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BusinessCoronavirus

LI businesses request 'essential' designation. Then they wait.

Chris Squeri, executive director of the 150-member New

Chris Squeri, executive director of the 150-member New York Marine Trades Association in Amityville, pictured in 2011. Credit: Howard Schnapp

Hundreds of businesses across the state want to be designated "essential" so they can resume operating.

Empire State Development, the state's primary business-aid agency, decides whether a business is essential or nonessential during the coronavirus pandemic. The agency has received more than 16,000 emails from business owners requesting to be classified as essential or asking questions about the classifications.

On Long Island, owners of marinas have been waiting weeks for a determination.

"We haven't gotten an answer one way or the other. ... [ESD] is overwhelmed by all the requests," said Chris Squeri, executive director of the 150-member New York Marine Trades Association in Amityville. "We believe that we're essential because we do boat repairs, we're transportation, and the U.S. Department of Homeland Security has said marine vessel employees are essential."

He pointed to the ESD website, which lists automobile and bicycle repair shops, airports and buses and trains as essential businesses.

"When guys are working on boats, they are outside and way more than six feet from each other," Squeri said. Government officials "are asking people to recreate. What better way is there for a family than to take out their boat? We believe we can do this in a safe and healthy way," he said.

ESD spokeswoman Kristin Devoe couldn't provide information this week on the number of approved applications for the essential business designation. But she said, "We are reviewing them as quickly as possible."

Last week, real estate agents, inspectors and appraisers were classified as essential if they work virtually or from their office. Also classified as essential were nurseries and greenhouses that sell food producing plants and landscape companies, if their services are for property maintenance and pest control. 

ESD CEO Eric J. Gertler told the agency's board last month, "On essential business designations, we’ve had over 16,000 emails asking for clarifications and responses” in a two-week period ending March 26.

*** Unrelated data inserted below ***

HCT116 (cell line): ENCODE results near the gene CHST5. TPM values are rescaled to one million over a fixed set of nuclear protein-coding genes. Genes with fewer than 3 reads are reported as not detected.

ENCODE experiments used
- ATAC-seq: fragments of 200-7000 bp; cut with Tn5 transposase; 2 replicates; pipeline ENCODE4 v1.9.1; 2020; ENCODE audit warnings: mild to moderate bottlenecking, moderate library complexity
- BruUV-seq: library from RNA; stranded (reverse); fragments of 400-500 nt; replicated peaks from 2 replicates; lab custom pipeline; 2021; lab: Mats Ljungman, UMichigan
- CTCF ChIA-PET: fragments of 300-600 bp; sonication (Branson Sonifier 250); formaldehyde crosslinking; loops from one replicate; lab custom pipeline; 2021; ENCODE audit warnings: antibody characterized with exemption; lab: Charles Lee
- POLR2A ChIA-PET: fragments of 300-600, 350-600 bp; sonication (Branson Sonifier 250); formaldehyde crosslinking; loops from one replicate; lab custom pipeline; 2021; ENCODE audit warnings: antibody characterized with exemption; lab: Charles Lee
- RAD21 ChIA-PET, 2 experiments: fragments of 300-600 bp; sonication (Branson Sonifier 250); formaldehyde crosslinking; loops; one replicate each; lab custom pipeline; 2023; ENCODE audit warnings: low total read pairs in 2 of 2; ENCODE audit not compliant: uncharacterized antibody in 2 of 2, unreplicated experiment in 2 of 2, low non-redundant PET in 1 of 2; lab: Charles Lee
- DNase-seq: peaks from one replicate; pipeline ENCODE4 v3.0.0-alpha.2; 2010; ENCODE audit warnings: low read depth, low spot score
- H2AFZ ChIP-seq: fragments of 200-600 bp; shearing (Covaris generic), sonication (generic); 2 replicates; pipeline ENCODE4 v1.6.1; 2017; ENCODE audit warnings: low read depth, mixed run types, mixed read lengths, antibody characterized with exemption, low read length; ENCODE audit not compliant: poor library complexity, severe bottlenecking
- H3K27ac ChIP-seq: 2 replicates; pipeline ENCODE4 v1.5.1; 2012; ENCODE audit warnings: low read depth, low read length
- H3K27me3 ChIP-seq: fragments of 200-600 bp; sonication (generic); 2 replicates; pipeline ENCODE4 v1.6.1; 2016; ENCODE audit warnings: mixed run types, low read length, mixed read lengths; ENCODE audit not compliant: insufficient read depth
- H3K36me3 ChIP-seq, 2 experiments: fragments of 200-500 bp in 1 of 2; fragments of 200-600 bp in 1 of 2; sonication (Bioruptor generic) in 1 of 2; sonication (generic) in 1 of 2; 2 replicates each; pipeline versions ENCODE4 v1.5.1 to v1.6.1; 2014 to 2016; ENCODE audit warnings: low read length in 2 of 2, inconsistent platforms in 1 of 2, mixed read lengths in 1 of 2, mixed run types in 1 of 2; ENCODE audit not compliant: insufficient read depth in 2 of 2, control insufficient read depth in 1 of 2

Nonessential businesses were shut down March 22 by order of Gov. Andrew M. Cuomo to combat the virus' spread. He has since extended the order twice; it now goes through April 29.

Essential businesses include health care facilities and laboratories, providers of medical supplies, utilities, hotels, grocery and drug stores, gas stations, hardware and appliance stores, laundromats, media companies, banks and other financial institutions, and some construction and manufacturing enterprises.

Still, some nonessential businesses aren't waiting to hear from ESD before continuing to operate or to reopen – both violations of Cuomo’s order – and state and local law enforcement are cracking down.

The state attorney general's office had contacted more than 375 businesses across the state as of Monday about whether they should be operating. Most closed voluntarily after being informed they were nonessential. 

On Long Island, a handful of violators have agreed to shut down after being told to do so by police. These include gyms, bars, stationery shops and a roofing company. In Nassau County, the Fire Marshal's Office has issued warnings to more than 150 businesses, but only a dozen required appearance tickets and the prospect of fines of up to $5,000 before they closed, according to a county spokeswoman.

To request an "essential'' designation, business owners must complete a one-page questionnaire at nwsdy.li/essential. They must provide a description of the business including its industry classification, known as a NAICS code, and number of employees at the location that has been closed to combat the virus' spread.

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